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Customer appreciation month

By Eamonn Ryan

    • Customer appreciation month is being celebrated
    • Reasons why plumbers should be proud of their profession
    • Plumbers are literally the reason we live in the manner we live in urban areas

This month is ‘Customer appreciation month’ and IOPSA executive director Brendan Reynold describes April as being the month of the year in which plumbers should applaud their role in society more than ever.

“Customers certainly appreciate plumbers, and plumbers in turn should be proud of their profession, for the simple reason that if we didn’t have plumbers, civilization as we know it would crumble and we might even all die. Health, water and sanitation are that important to everyday life.”

It would for instance be impossible to build a high-rise apartment block unless you could pipe water to the top story, he explains. “The clean water that comes out the tap that people drink and wash with, that their kids play with and in, and the water they use to feed their garden or crops, gets to their home through the work of a plumber. Any person who has had to endure three, four or five days without water understands how difficult it is to live without clean water in an urban environment. Within days, bodies, clothes and homes become grubby and odourous, and – extrapolated out a bit further – there’s going to be disease.

“In vast swathes of the rest of Africa, and even in many areas of rural South Africa, it is common that people have to walk long distances to the nearest source of clean drinking water and carry it home – a chore that can take five hours or so out of their day just to access water to cook, drink and clean. It severely cramps their productivity. It leaves no time for work, seeking employment or studying. In such an environment, communities cannot uplift themselves, and are prone to disease.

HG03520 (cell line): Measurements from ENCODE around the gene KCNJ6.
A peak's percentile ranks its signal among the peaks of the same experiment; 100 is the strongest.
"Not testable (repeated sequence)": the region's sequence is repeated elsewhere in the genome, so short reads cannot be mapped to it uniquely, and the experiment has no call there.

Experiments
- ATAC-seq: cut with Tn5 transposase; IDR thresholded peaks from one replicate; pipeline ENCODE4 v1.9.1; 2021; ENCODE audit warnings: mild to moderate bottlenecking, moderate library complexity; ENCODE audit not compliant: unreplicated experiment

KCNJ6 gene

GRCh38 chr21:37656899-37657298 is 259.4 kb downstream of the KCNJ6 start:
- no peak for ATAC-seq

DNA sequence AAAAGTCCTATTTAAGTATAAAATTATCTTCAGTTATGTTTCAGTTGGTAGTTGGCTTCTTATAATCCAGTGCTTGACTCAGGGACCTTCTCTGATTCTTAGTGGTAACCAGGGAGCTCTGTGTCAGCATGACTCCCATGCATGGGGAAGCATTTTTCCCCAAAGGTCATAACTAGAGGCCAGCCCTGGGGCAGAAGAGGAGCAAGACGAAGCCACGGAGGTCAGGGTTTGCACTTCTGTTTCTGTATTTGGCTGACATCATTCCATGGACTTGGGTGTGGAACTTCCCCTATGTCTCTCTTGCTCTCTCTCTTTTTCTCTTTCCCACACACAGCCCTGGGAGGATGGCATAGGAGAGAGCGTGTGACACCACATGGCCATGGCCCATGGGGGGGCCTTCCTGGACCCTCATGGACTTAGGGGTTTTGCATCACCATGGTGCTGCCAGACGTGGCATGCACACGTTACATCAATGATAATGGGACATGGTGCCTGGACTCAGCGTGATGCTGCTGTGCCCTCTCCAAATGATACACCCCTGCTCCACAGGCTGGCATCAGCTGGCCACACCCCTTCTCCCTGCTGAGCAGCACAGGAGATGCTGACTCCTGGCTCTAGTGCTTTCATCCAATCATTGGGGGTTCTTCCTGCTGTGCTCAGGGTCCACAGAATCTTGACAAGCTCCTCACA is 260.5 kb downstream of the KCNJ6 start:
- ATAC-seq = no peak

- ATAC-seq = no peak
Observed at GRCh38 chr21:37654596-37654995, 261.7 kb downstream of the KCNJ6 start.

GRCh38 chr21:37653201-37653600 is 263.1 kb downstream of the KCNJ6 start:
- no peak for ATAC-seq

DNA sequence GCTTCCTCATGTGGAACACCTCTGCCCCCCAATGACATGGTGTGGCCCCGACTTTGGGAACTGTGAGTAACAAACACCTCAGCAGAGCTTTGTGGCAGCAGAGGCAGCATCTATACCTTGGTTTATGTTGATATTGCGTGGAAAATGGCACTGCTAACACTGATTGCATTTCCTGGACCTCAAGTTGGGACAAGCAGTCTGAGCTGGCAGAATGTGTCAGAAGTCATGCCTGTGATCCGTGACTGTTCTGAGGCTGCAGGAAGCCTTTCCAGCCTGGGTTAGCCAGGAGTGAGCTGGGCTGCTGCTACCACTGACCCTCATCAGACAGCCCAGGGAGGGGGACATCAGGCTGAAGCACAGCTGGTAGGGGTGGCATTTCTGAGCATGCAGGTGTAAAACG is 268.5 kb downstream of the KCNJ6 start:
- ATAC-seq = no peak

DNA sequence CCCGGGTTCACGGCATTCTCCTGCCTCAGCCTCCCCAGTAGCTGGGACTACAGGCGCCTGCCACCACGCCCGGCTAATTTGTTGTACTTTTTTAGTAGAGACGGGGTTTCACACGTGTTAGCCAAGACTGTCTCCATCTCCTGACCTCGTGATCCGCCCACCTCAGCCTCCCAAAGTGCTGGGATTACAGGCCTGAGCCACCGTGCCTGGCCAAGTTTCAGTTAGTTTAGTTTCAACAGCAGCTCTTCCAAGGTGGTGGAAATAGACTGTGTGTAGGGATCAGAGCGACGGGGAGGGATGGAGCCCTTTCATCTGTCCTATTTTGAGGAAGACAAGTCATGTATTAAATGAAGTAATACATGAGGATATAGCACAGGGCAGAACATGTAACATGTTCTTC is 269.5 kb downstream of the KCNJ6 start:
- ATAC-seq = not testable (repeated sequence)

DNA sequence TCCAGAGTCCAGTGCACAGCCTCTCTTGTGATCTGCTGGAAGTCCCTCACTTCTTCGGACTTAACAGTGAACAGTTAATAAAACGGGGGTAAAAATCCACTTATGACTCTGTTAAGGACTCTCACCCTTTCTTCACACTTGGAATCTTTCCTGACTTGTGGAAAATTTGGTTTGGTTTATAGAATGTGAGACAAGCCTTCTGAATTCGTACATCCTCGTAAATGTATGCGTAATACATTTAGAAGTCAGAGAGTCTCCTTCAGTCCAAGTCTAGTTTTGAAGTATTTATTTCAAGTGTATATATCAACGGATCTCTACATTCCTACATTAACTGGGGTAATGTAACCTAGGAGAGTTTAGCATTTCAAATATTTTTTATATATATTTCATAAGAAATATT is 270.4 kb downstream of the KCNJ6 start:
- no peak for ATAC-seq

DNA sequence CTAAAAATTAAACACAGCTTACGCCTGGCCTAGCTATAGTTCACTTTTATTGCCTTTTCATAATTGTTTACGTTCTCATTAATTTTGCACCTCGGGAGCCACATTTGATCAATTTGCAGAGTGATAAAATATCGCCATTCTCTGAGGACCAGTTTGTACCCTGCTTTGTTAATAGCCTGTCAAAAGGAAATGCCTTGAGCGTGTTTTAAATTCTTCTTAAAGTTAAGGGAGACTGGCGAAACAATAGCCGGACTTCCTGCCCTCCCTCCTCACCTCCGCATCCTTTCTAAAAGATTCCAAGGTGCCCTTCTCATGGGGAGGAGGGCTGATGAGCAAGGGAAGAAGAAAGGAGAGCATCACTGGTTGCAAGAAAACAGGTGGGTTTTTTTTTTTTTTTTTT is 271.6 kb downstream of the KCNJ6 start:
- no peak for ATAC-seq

“People often confuse plumbing with bulk infrastructure, which is built by civil engineers. A dam may be built, as is the plant to treat the water and thereafter it is piped to a storage facility such as a water tower. That consists of a single pipe, and residents would still have to walk there to get their water in a bucket balanced on their heads. But to have real community value, that water has to be piped to their thousands of homes, shops and factories where the water is actually consumed. That is the job of the plumber, because that is not bulk, civils work – it is the thousands of individual pipes to individual homes

“The plumber is therefore critical to getting the water into a consumer’s mouth and onto their bodies. Just as important to health and sanitation is removing the waste, as this is where the main health and disease hazard lies. Plumbers also take the waste from the consumer’s toilet through a network of pipes to the main sewer line and on to the waste treatment plant.

“This is the real contribution of a plumber to society – not what people think of them, which is often as the person who fixes a leak or clears a drain, even though those in themselves are valuable. That is one percent of what plumbers do. As long as there are human beings, plumbers will be in demand.

“Plumbers are literally the reason we live in the manner we live in urban areas,” says Reynolds. “You cannot have the number of people living in one place as we do, unless you can deal with their water needs and sanitation. We just need look at the recent coronavirus outbreak. The first protective measures taken were to wash our hands and sanitise. It is the primary means of preventing disease,” he concludes.

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